Editors Note:


EDITOR'S NOTE: Fresh off a three year managerial stint, your friendly neighborhood lenslinger is back on the street and under heavy deadline. As the numbing effects of his self-imposed containment wear off, vexing reflections and pithy epistles are sure to follow...

Thursday, November 15, 2007

The Joy of Panhandling

As part of my ongoing mentorship of tomorrow’s broadcasters, I introduced a young lady to a newsgathering tradition as old as the microphone flag itself: the Man on the Street interview. Actually, I just needed some bystander sound for a piece on credit scores I’m putting together, so I grabbed Intern Liz and together we rushed to the nearest Wal-Mart. There we loitered in the far end of the parking lot, away from any pesky manager types who might ‘go corporate’ and force me to desist with my little expedition. So Liz and I paced under a light pole with a security camera on top, trying to look as casual as only a lingering news crew can. To Wally World’s credit, we remained unscathed during our entire ten minute visit - though one bag boy glared at us mightily he rounded up abandoned shopping courts. I was pretty sure I could take him, should the parking lot suddenly go apocalyptic but since I’m a uniter and not a divider I chose not to return his accusing gaze.

Besides, I was too busy getting rejected by passersby. Despite the fancycam on my shoulder and the toothsome young woman at my side, young and old shoppers alike pulled their purses, jackets and opinions close every time I offered to share their thoughts on credit ratings with the more sentient members of the Greater Piedmont Triad. You’d think an offer like that would make a person forget all about the beef jerky, camouflage and jumper cables that awaited them inside, but apparently there was a sale or something. Why else would so many fine citizens decline my friendly appeal, avert the gaze or mumble some ill-gotten retort under their breath. Now, I’m not up on the latest gang signs, buy either a little old lady’s arthritis was acting up or she threatened to burn my entire village should I point that camera her way. Sensing Liz’s unease, I looked over and mustered every bit of veteran credibility I claim to possess. “It’s cool,” I said, hitching my belt, “you just gotta grin when they piss on ya.”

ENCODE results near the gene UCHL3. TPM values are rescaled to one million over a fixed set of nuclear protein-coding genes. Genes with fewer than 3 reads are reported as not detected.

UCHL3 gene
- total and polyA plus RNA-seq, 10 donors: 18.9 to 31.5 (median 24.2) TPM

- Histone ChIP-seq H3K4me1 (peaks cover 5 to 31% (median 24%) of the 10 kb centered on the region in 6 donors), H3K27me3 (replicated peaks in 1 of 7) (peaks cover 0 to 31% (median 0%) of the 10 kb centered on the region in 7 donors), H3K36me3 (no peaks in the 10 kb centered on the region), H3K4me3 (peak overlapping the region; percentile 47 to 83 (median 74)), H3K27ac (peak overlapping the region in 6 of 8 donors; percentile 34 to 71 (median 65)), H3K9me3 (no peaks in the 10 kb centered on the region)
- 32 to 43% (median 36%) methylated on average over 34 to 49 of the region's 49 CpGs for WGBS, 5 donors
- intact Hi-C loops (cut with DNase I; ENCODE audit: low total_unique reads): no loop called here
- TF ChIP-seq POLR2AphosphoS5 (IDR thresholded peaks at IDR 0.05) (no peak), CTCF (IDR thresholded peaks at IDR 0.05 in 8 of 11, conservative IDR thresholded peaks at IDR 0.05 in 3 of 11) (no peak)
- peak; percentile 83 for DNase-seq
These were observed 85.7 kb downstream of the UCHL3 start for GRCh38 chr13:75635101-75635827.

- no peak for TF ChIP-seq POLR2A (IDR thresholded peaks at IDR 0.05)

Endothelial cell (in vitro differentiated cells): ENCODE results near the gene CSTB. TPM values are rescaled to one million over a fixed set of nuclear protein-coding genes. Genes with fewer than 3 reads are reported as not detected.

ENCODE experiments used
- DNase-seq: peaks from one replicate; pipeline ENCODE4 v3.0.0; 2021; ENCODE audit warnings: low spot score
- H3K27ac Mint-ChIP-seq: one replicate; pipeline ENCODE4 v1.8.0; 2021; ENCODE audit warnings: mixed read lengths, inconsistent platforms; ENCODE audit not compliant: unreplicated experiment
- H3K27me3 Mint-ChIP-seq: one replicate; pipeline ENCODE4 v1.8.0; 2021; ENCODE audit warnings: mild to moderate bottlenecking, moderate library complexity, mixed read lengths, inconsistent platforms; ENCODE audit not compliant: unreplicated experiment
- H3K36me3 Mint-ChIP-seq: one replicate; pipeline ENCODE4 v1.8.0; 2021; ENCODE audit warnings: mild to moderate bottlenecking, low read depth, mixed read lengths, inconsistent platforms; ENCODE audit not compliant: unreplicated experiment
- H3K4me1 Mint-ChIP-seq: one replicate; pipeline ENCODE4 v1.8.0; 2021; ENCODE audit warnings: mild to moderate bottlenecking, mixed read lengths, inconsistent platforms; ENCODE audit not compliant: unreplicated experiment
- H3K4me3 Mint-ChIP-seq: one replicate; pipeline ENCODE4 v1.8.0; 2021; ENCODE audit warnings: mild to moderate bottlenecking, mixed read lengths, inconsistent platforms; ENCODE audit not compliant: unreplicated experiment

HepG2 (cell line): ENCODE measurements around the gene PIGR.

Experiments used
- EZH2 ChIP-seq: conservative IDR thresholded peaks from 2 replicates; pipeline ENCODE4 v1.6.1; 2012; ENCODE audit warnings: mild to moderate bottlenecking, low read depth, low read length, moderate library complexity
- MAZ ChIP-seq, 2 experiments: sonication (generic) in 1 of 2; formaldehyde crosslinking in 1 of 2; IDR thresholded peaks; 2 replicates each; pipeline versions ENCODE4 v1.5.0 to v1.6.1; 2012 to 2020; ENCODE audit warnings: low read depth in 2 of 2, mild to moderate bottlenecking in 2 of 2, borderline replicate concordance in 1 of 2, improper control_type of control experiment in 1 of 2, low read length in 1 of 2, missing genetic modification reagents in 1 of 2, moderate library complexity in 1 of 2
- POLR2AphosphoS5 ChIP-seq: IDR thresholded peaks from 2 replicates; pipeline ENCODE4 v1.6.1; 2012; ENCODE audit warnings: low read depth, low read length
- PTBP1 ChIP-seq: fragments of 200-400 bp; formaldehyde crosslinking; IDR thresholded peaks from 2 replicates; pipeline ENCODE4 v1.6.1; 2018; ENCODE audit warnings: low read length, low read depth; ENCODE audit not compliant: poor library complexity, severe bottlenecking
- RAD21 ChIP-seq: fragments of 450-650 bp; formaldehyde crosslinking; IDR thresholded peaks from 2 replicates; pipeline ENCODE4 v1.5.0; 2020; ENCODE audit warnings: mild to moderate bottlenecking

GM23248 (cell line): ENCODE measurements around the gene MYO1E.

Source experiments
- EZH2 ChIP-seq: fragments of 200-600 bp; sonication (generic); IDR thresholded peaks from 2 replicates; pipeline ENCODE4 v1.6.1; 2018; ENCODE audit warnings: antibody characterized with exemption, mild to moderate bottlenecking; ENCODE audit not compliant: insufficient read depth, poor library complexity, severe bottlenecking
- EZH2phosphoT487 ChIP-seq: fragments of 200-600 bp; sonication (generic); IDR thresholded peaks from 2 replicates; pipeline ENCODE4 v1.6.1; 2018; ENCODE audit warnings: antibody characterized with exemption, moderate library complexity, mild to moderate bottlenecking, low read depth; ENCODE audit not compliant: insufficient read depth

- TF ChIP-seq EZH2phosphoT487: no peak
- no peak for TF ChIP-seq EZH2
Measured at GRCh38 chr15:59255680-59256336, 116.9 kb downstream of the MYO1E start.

Liz didn’t seem to relish the idea of begging for soundbites, but I felt better - especially when a rumpled yet avuncular gentleman in an old school pimp hat strutted up and asked what we were doing. ‘Yahtzee!’ I thought as I answered with something about a friendly little poll. Much to my surprise, a broad and broken smile spread across Uncle Pimpy’s face and he let loose with a detailed explanation of neglected credit scores and their detrimental effect on acquiring reasonable interest rates. “You sure talk purty,” I feebly offered as the man readjusted his brim and made his way to the awaiting oasis of a couple dozen discount bins. Reinvigorated in his wake, I turned to an approaching column of housewives and reeled them in with ease. Minutes later I had more sentences committed to disc than I could possibly use and I told Liz as much. I’m not sure she was all that impressed as I whisked her away to Unit Four, but I was just happy to be done - especially since a certain surly bag-boy was pointing a most rotund store manager my way.

They’re just lucky I was late for a groundbreaking...

Tuesday, November 13, 2007

Rendering Cinders

Jones Elementary FireIt’s the middle of Sweeps and I’m on call, so of course some jackass tried to torch a school. Actually, only a mobile classroom burned, but it was hot enought to make my bedside phone explode ten miles away. I let it ring at first, but an illegal elbow from my blushing bride rousted me from my torpor and I fumbled around for the screaming thing. Upon finding it, I brought it to my ear and blinked in the darkness as a tiny woman ordered me to war. 'School trailer on fire, call me when you're up and on the road. ' Three minutes later I called Felicia back. The executive producer of the morning news told me what she'd heard on the scanners, but she didn't have to explain the implications. A little more tha a year ago, the entire region watched a public high school burn to the ground on live TV. The afternoon Eastern Guilford ceased to be, I ate ice cream from the safety of my desk and watched the smoke plume branded in three different logos. I knew then I was cheating the News Gods by simply not being on scene. Today I repaid that debt and as always, the Gods demanded exact change.